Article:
ENVS 2, 12, 56, 72; BIOL 16; ECON 1; GEOG 14; Biology of Marine Organisms at Bowdoin College; Marine Policy at Williams-Mystic Maritime Studies Program

Major journey:

I came to Dartmouth knowing I wanted to be a creative writing major and thinking that I wanted to take some classes in environmental studies, which I’d never had any experience with before. After taking ENVS 2, I thought I wanted to minor in ENVS—and after talking to Prof. Friedland, I was convinced to become a major. Now I’m thinking about possibly writing a thesis…

Major specific activities:

ENVS 2 test-grader

Thesis status:

Tentatively, a comparison between the clean-up efforts of Chesapeake Bay and the Boston Harbor, with Coleen Fox.

Other activities:

Programming Board; RWiT – writing assistant; PB’s delegation to the Undergraduate Finance Committee

Off Campus Program:

Bowdoin College exchange term, 08F; Maritime Studies Program of Williams College and Mystic Seaport in Mystic, CT, 09W-S

Internship experience:

Ecological management and education coordination intern, Massachusetts Audubon Society Stony Brook Wildlife Preserve, Norfolk, MA, 08W; Sustainable Fisheries intern, New England Aquarium, Boston, MA, 09X

sliderStephanie Gardner ‘10 ENVS-StephanieGardner
F09-S10 D-plan:  R-R-R
Environmental Studies Major; Earth Sciences Minor; Spanish Minor

Favorite and least favorite things about your department:

I love that the major is interdisciplinary.  You choose 4 elective classes, including ones from other departments, which are somehow related to a central issue.  For example, my elective focus is how people relate to the environment, and the courses I’ve chosen include ENVS 15 (Environmental Issues of the Earth’s Cold Regions) and GEOG 19 (Gender, Space, and the Environment).

Many of the faculty offices are far apart and there isn’t a common area where you can hang out with other majors or have the opportunity to run into professors.  I want to help organize some departmental get-togethers so that majors, graduate students, professors, and potential majors have the opportunity to meet each other, so keep an eye out for those!

Important info for potential majors:

Don’t be afraid to just walk into the ENVS office on the first floor of Steele.  There you will find pamphlets about the major, faculty, course offerings, and events.  Susan Milord, the administrative assistant who works in the office, is very friendly and happy to help.  Also, e-mail a professor with specific questions you have about their courses.  They love hearing from students and are happy to respond.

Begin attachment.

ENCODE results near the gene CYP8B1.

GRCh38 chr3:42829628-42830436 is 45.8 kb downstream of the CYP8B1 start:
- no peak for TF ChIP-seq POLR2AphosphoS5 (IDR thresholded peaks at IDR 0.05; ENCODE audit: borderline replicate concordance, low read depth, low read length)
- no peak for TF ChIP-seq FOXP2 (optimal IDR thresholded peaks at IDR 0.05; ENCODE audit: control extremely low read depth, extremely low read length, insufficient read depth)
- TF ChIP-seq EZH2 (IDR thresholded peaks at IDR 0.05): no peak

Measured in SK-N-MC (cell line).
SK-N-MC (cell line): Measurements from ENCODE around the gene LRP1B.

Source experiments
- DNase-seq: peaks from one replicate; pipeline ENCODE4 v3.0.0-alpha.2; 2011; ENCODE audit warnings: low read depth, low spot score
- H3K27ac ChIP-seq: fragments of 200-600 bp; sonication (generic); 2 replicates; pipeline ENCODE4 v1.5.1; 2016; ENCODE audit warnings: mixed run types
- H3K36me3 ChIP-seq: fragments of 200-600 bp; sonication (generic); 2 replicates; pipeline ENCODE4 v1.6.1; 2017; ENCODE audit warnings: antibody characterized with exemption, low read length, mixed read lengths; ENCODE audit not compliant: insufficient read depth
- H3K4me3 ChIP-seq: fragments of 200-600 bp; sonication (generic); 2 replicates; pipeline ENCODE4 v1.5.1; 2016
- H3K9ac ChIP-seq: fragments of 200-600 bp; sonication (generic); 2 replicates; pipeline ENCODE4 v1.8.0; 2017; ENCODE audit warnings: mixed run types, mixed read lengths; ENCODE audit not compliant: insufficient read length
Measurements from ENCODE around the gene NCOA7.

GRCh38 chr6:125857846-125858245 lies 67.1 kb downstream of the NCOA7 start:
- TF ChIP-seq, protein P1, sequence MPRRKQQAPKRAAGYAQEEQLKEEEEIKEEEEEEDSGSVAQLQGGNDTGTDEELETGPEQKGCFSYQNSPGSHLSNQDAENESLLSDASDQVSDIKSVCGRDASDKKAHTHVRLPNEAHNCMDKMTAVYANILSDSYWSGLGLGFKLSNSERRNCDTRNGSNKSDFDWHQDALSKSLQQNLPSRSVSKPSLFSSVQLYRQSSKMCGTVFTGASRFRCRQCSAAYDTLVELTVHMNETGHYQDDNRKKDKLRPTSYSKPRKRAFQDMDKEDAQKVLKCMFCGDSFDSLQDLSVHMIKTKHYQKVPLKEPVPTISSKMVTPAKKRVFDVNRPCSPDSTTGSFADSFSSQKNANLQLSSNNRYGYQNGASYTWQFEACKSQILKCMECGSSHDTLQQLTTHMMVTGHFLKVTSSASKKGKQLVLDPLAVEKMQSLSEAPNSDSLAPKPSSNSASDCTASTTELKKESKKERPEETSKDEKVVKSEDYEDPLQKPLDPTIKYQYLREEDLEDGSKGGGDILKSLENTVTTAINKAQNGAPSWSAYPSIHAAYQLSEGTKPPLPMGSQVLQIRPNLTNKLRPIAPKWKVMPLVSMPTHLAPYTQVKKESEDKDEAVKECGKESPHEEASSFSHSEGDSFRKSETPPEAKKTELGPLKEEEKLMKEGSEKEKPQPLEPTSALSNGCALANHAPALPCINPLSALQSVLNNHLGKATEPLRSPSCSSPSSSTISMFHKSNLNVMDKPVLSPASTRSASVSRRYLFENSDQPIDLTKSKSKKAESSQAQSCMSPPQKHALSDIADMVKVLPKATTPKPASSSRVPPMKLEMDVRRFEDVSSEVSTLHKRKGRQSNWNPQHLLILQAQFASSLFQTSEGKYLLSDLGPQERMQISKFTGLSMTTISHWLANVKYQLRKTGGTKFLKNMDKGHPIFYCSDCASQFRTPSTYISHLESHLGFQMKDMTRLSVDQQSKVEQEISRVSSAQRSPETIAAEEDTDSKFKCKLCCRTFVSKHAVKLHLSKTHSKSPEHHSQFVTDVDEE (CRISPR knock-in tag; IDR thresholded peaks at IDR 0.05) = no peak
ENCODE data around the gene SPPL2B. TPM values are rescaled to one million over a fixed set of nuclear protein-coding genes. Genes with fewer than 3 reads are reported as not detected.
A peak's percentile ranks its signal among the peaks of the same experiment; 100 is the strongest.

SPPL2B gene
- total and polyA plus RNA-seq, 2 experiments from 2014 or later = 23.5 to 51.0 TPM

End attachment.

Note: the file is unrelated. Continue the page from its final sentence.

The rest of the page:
Talk to me if:

Talk to me if you are thinking about studying abroad.  I studied abroad three times before my senior year!

Most valuable academic info learned:

1) Get to know professors.  You need connections for advice, letters of recommendation, research opportunities, and thesis work.
2) Go to Career Services events.  Career Services is possibly the best resource on campus.  Learn to make a killer resume, get advice from alumni, and search for jobs and internships.
3) Follow your passion.  If you love what you are studying, you will excel at it and be happy!

Favorite class and professor:

Class: Pole to Pole: Environmental Issues of the Earth’s Cold Regions. Professor Ross Virginia was fun and knowledgeable.  I loved that we utilized the Hood Museum and Rauner Special Collections Library to delve into Inuit culture while we were learning about climate change issues.
Professor: Richard Howarth.  He is very approachable outside of class and extremely well-versed in Ecological Economics.  He always has a book to recommend related to your economic or environmental interests.

Major classes taken:

ENVS 2, 15, 55; CHEM 5; ECON 1; School for Field Studies transfer term in Costa Rica

Major journey:

At the end of high school I was interested in being an Environmental Studies Major.  After taking some ENVS courses at Dartmouth, I really fell in love with it.  I think your major has to be something that really interests you.  You are excited to go to class and want to learn as much as you can about it.  When my environmental studies classes were doing that for me, I knew I had found my passion.

Thesis status:

My intention is to do a thesis on solar energy with Professor Richard Howarth as my advisor.  It would be a quantitative investigation of powering the U.S. with just solar energy.  Questions I would answer include “how many solar panels would we need?” and “where would we put them?”

Other activities:

Environmental Conservation Organization; Sustainable Living Center; PE program Snowboard Instructor; Intramural Squash

Off-campus program:

Environmental Studies Program through the School for Field Studies in Costa Rica, 08W and 08S; Earth Sciences FSP in the Western US, 08F; Spanish FSP in Buenos Aires, Argentina, 09S

Internship experience:

I was a WISP intern for the Cold Regions Research and Engineering Laboratory just north of campus.  I worked 10 hours per week W07 and S07.  I photographed Antarctic ice samples in a cold lab and then processed the images using a computer program. I gained experience working in a research-oriented facility and presented my findings at a poster symposium.  I may be an organic farm and garden-based nutrition education intern at Katchkie Farm X09, where I will learn about sustainable farming practices and teach young children about farming and cooking nutritious meals with home-grown veggies.

sliderThea Sutton ‘10 envs-thea
F09-S10 D-plan: R-R-R
Environmental Sciences

Favorite and least favorite things about your department:
The professors are great. They are super accessible and friendly, they really want to get to know you and what you are passionate about…some have even come to my soccer games. The prerequisite can be tough if you don’t do all the reading and attend class—get to know the professor so that when you need help he/she knows you’re up to speed.